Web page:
Xrm.Page.getControl("middlename").setVisible(false);

No luck here unfortunately. While ‘Xrm.Page.getAttribute’ seems to give us the correct attribute inside the fly-out menu, it looks like ‘Xrm.Page.getControl’ does not give us the control.

Before I give up, I wanted to try some “unsupported” JavaScript as well to see if we can hide it that way:

document.getElementById("fullname_compositionLinkControl_middlename_d").parentElement.style.display = "none";

Hooray! We can hide fields using unsupported JavaScript. However remember that being unsupported, this could break at any time with a future update (or more likely they add support for it).

The element name you need to get includes the composite field name, and the name of the field inside the fly-out menu you’re hiding: “<composite-field-name>_compositionLinkControl_<fly-out-field-name>_d”. For example, to hide the ‘State’ field in the Address 1 block, we would use “address1_composite_compositionLinkControl_address1_stateorprovince_d”.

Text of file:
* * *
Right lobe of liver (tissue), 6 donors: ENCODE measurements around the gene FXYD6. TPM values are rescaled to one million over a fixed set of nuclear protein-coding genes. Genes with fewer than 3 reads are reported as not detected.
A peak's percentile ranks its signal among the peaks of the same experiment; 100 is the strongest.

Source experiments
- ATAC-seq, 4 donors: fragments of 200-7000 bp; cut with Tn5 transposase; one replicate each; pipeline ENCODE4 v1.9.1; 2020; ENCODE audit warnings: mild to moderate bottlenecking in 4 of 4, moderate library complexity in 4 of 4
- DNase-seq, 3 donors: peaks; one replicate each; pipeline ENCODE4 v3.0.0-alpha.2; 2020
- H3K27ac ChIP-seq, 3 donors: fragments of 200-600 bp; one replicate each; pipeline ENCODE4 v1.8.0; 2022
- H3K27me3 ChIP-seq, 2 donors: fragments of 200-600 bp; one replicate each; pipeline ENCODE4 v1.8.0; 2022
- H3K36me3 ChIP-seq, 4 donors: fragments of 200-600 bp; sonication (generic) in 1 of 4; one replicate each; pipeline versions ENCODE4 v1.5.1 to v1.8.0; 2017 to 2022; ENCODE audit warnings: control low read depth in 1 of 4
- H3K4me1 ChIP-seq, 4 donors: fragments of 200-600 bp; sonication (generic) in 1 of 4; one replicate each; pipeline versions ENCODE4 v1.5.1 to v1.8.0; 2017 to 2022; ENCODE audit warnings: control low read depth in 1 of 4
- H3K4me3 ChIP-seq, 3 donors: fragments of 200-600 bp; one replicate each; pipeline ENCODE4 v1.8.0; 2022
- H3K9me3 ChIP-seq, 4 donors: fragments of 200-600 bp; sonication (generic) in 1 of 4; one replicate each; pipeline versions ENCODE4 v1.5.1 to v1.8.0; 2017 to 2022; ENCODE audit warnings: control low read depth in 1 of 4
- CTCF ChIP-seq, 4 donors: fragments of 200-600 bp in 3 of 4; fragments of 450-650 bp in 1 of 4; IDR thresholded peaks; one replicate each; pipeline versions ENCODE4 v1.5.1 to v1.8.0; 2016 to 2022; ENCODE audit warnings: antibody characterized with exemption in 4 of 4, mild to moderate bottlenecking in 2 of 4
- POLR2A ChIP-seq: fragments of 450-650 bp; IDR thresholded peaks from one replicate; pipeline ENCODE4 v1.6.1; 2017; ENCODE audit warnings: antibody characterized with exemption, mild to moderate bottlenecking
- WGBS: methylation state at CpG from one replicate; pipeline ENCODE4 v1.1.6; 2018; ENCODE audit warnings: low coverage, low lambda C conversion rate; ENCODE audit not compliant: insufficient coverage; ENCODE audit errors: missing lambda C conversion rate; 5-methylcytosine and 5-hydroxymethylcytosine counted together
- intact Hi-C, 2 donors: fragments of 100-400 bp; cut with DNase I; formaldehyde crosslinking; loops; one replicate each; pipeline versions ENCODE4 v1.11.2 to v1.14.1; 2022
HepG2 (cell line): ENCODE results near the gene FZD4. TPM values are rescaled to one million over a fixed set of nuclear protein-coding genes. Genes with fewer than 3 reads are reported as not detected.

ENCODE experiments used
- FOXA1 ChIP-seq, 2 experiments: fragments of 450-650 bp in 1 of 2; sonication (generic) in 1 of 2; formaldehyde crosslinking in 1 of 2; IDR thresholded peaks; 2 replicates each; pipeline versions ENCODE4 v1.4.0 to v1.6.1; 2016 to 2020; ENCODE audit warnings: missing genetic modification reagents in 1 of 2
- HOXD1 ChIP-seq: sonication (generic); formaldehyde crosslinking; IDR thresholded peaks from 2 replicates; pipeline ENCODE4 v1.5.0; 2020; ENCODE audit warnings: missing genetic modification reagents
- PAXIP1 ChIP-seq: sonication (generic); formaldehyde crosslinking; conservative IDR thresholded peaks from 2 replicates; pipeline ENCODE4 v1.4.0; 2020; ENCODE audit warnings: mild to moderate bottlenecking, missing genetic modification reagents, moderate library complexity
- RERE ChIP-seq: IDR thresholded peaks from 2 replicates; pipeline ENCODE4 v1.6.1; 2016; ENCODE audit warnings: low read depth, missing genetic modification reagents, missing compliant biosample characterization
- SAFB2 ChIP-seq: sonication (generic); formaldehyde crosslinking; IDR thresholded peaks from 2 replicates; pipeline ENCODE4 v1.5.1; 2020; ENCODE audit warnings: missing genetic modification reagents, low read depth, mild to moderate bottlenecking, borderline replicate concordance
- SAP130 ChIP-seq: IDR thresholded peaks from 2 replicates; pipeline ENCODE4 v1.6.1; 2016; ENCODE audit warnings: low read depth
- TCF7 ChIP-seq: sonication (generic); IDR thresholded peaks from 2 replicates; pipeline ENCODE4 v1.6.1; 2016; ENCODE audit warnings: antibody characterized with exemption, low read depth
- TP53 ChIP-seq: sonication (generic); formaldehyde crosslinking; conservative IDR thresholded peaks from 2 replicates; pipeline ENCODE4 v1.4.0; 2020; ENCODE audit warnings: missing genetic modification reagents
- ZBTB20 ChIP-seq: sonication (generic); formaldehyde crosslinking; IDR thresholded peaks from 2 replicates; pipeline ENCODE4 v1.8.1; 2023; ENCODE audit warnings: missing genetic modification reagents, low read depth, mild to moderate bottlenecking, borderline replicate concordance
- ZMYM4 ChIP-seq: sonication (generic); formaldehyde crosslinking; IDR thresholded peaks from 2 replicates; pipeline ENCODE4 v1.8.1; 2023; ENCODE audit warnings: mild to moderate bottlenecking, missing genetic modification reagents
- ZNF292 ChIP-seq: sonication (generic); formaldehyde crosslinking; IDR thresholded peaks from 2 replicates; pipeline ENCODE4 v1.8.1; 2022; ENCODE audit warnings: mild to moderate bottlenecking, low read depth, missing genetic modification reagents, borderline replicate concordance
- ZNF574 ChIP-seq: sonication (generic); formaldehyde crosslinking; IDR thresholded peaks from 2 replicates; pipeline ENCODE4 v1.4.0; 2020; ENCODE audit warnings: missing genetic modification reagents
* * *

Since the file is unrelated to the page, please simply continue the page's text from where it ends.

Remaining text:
5. Change Requirement level of fields in fly-out menu using JavaScript

This one is pretty important where we need to conditionally make fields required.

Xrm.Page.getAttribute("firstname").setRequiredLevel("required");

Bingo! First Name is now required.

6. Change the label of fields in the fly-out menu using Javascript

The First Name, Middle Name, and Last Name labels are taken directly off the field name, so you cannot change these on a per-form basis. However, to change the label for all forms, simply change the actual field display name, and the label inside the composite control will be updated.